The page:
2. Measure impact in a variety of ways – through pupil voice – talking to staff – and data.
  3. Let staff explore their use.
  4. Give time to talk to your technical support!
  5. Share success and encourage experimentation.
  • Know why you are getting them…

If you already have them in school, skip this point! However it is crucial you, or your Senior Lead, are aware of why you are investing in the technology. There can be many reasons for iPads or tablet computers in school – they do open up more learning space – they do allow for access to technology for all the school, rather than just in the ICT suite. They are cost effective and the huge range of apps means that they can, arguably, be used in all areas of the curriculum. However they should be one part of provision in the school, and a clear plan should be in place to ensure that curriculum provision is being met.

  • Share the aim with the teachers..

In fact, I would argue that there is no point buying iPads for pupil use if teachers can't use them. Buy them for staff, or let staff use them over the holidays. Especially subject coordinators. Set up some modelling of lesson use by teachers from other schools if necessary. Invest some money in a days inset with a recommended trainer.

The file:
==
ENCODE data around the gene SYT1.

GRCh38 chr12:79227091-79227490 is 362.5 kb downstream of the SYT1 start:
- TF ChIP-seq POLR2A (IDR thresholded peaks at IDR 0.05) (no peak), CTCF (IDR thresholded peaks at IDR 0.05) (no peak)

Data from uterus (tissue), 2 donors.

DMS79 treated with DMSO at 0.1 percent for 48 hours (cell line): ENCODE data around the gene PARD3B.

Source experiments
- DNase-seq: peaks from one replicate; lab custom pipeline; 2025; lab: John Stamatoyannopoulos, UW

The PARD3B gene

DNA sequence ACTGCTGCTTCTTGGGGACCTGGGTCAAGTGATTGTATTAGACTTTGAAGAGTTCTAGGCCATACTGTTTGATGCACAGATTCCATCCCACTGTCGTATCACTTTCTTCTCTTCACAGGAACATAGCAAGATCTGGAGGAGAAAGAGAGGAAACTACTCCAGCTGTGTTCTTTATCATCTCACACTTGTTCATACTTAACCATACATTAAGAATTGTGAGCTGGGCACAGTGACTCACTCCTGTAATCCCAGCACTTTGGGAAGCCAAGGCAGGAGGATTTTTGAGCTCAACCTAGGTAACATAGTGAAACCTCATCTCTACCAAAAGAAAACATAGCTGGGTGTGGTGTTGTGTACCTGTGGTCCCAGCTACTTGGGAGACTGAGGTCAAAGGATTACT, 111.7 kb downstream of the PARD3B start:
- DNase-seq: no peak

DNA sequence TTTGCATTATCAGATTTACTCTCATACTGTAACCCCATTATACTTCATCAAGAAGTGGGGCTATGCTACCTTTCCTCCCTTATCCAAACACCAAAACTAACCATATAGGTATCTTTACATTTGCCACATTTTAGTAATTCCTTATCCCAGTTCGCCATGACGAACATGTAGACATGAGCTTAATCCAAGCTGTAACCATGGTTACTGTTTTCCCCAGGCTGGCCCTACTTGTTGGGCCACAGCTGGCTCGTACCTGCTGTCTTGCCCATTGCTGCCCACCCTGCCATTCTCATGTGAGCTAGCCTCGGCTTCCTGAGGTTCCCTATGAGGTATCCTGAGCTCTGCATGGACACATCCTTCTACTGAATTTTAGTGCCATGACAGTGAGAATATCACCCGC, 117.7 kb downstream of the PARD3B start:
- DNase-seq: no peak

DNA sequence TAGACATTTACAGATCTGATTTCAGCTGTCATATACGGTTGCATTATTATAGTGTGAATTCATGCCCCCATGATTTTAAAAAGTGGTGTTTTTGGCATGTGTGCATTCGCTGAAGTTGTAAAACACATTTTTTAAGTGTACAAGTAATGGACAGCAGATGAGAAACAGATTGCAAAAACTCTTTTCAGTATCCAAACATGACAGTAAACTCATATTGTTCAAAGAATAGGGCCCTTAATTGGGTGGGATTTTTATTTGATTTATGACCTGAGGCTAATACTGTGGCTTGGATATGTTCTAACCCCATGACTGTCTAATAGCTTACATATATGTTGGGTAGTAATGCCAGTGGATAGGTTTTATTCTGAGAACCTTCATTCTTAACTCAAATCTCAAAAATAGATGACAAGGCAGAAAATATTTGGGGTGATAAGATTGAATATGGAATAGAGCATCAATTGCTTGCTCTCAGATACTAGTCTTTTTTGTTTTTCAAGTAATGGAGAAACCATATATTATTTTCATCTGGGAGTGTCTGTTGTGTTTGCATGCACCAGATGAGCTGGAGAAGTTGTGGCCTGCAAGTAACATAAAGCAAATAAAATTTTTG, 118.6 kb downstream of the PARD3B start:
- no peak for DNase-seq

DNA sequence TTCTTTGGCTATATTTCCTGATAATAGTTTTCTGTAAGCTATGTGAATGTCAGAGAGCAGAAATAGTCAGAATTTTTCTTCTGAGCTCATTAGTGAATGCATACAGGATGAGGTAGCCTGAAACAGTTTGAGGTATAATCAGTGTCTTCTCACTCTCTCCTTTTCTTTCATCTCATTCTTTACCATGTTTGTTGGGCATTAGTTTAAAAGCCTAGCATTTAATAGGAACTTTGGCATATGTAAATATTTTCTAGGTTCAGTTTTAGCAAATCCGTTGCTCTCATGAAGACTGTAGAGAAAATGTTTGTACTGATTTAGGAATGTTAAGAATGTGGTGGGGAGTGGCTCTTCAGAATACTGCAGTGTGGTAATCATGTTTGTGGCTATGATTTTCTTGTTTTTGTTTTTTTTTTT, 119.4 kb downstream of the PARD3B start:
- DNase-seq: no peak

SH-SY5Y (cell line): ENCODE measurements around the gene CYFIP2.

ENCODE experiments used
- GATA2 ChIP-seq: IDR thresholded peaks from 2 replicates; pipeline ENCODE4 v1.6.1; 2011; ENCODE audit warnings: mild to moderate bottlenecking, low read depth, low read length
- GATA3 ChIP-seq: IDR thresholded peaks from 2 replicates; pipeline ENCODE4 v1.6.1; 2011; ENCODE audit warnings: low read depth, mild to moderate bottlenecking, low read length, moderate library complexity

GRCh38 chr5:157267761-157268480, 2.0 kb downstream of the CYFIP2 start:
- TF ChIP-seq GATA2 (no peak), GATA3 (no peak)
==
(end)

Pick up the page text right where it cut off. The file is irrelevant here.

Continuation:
Share articles and example of iPad use (I have put some at the bottom of the article) but bring them into staff meetings too – e.g. a staff meeting about learning environments could include the staff videoing their favourite display. A quick five minutes could include how the iPad can be linked to the whiteboard as a visualiser. Share key apps and brainstorm ideas.

  • Talk to your technical support

This should probably be first!! Be clear about your vision with your technical support. iPads are easy to use, no doubt about it, but you will need to be clear about the effect they will have on your infrastructure. Get your wi-fi tested to find out how much use it can take. Discuss the use of air-server or reflections to get your iPad onto your whiteboard in the classroom. How will you set up and run the volume purchasing programme? Berealistic about limitations – continue to invest in computer suites. Your teachers won't be able to manage this side of things alone.